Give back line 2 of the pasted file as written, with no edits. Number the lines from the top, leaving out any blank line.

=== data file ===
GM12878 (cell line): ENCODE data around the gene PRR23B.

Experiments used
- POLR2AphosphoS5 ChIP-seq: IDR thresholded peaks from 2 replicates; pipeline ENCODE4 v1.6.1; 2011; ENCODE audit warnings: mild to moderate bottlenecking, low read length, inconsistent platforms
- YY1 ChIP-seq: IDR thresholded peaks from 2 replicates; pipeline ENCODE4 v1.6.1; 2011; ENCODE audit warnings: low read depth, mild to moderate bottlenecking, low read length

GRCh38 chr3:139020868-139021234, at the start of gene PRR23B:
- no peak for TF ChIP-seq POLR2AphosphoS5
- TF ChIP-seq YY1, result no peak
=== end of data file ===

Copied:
Experiments used